Most Viewed Stories
- Man who robbed Foothills bank sentenced to nearly 20 years in federal prison
- Police seek timeline of days leading up to woman's death
- Change of plea hearing delayed for ex-Yuma dancer
- New trial date set and plea agreement accepted in baseball bat murder case
- Man accused of trying to smuggle almost $1M worth of cocaine
Former Major Leaguers recall youth baseball days
On the eve of the Baseball Legends Cecil Fielder 2012 Elite World Series, Fielder sat down with four fellow former Major League Baseball players and recalled what his youth baseball experience was like.
“When we played, we did not even have an opportunity, or even think about having an opportunity, for our parents paying this type of money for us to play baseball,” Fielder said during the Baseball Legends Expo at the Quechan Casino Resort Wednesday. “There's no way. My momma would tell me to get the hell out of her face.”
Former Dodger center fielder Kenny Landreaux never traveled more than 25 minutes to play as a kid.
“I came out of Compton, Calif., playing high school baseball, Landreaux said, “and travel ball for us was playing against different, other surrounding cities.”
The booming business of youth baseball has also driven up prices of everything from equipment to league fees. Landreaux paid $7 to register for his little league, while the entry fee for this tournament is $995 per team.
The expenses have also led to kids shying away from playing multiple sports.
“In the past, I think we played different sports because it was free,” said Cleveland Indians minor league coach Ruben Niebla. “We played basketball because it was basketball season. When it's baseball season, pay the $7 like Kenny said.
“Now that it's become year-round, I think there's more money being invested because of the coaches, they need to spend their time out there. As you look at what baseball is now too, and what it's become in Major League Baseball, there's a lot of money to be won, so it's going to cost a little bit of money to reach those goals.”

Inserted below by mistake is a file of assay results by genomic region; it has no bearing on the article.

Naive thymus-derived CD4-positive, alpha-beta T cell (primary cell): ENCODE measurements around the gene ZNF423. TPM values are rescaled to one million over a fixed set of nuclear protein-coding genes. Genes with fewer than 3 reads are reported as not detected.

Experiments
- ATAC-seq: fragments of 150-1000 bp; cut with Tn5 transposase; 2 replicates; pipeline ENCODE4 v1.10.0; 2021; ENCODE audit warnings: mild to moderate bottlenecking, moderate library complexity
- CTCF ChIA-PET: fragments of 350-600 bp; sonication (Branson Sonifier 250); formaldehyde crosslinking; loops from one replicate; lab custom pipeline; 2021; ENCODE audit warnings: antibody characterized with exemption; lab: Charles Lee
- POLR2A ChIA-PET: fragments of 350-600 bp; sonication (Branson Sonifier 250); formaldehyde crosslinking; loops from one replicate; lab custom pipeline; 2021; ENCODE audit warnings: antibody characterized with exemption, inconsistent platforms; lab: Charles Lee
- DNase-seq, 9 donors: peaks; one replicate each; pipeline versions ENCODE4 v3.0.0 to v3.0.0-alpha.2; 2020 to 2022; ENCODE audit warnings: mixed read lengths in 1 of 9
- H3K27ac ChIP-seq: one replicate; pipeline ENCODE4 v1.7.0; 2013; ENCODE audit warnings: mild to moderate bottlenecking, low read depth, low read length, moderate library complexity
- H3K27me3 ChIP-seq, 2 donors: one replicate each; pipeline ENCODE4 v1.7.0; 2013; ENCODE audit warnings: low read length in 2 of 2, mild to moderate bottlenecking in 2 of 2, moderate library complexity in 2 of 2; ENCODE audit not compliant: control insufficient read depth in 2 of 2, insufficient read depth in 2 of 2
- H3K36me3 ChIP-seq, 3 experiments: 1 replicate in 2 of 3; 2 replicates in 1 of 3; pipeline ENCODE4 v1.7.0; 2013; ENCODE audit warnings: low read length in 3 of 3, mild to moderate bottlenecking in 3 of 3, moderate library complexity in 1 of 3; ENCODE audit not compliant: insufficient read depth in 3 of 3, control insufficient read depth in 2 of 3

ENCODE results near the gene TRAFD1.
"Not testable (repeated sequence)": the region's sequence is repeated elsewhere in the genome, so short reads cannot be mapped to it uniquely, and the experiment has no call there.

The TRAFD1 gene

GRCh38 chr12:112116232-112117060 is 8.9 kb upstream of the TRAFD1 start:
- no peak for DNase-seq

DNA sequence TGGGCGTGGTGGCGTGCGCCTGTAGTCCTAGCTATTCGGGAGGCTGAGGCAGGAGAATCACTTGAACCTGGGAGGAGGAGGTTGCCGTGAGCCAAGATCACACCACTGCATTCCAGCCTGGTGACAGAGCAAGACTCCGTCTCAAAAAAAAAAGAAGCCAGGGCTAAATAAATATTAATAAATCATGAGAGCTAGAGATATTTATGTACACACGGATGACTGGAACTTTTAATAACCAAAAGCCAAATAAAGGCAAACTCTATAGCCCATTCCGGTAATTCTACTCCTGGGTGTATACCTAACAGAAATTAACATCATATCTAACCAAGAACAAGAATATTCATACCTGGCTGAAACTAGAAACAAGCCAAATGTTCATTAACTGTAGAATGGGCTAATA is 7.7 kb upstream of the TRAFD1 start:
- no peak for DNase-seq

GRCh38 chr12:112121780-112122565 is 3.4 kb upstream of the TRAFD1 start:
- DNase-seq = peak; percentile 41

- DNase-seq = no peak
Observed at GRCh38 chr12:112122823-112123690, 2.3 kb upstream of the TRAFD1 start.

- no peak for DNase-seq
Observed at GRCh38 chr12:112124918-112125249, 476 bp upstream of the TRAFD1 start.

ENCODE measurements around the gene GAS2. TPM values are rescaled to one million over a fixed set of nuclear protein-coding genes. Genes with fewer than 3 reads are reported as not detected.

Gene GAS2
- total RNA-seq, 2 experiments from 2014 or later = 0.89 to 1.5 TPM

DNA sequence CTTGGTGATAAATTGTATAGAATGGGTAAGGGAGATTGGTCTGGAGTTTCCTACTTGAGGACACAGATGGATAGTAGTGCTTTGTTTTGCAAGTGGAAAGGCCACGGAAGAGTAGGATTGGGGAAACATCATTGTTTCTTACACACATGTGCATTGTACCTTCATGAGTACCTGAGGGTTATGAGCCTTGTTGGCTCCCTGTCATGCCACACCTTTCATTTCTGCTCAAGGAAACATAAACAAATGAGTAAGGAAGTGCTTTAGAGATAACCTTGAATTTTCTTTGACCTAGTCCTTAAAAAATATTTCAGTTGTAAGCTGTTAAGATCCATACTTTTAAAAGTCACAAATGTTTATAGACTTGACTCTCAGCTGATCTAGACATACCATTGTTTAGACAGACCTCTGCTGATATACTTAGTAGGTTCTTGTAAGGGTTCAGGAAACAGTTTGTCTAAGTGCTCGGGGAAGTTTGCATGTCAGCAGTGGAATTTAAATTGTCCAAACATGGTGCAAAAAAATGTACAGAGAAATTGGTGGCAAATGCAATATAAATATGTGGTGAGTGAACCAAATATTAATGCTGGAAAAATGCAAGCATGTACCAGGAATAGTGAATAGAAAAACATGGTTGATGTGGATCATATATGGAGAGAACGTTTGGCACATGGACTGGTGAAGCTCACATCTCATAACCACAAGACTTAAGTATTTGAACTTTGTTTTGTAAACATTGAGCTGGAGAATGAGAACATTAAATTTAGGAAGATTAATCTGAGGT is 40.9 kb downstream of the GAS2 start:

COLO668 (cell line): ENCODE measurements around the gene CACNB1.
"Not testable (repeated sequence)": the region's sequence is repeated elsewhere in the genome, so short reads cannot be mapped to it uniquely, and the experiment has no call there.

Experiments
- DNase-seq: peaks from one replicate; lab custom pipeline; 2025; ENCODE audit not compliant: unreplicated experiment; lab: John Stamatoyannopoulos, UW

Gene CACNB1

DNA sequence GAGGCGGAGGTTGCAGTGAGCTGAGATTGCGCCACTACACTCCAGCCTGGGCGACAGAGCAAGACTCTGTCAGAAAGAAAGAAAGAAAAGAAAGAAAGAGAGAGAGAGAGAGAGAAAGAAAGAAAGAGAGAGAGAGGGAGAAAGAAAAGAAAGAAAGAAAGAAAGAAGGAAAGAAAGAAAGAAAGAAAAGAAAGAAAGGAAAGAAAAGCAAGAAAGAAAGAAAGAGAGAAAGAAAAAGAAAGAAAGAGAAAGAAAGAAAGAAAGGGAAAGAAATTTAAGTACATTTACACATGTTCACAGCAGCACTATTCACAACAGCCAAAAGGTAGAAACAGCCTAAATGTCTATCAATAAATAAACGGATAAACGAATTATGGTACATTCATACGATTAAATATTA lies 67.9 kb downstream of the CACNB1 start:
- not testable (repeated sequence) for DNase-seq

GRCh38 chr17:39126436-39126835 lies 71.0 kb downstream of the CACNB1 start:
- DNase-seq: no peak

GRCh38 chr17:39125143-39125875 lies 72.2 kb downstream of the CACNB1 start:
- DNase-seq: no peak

One of the places all of that money is going is exposure for the players. This year's tournament's semifinals and championship games, scheduled for Monday, will be broadcast on ESPN3.com.
The players will also be given a chance to work out in front of MLB and college scouts.
“I'm always looking for the tools,” Garcia said. “Run, throw, hit, power. What we were talking about in regards to going to college or pro ball, what we really look at is the makeup of the child. Is he ready to go to the next level, will he take that?
“It picks up like that, it doesn't slow down. (Pro ball) is not a stepping-stone; you have to be ready, because now you're battling with a bunch of guys that are trying to take your position and you're trying to take theirs.”
Fielder and the other baseball minds agreed that because of the cost and the specialized nature of youth sports these days, there will probably not be another two-sport star like Bo Jackson or Deion Sanders.
“If a kid were to go and play basketball or football, and then go to baseball, he's already behind,” MLB scout Mike Garcia said. “And that's the toughest part on these kids.
“If they develop, and this is what they want to do and that's who they want to be, then go right at it. You got four years of high school to go right at it.”
Fielder recalled playing against Jackson and how special he was.
“That was the only dude that I could hear grunting coming to first base. Don't stick your arm out there, because you're going to be out for a while. Bo Jackson was an incredible dude, we'll never see another one like him.”
According to Fielder, the television coverage will be expanded next year to not only the 18U teams, but the younger divisions as well.
Tournament play starts at 10:30 p.m. today at the Ray Kroc Baseball Complex.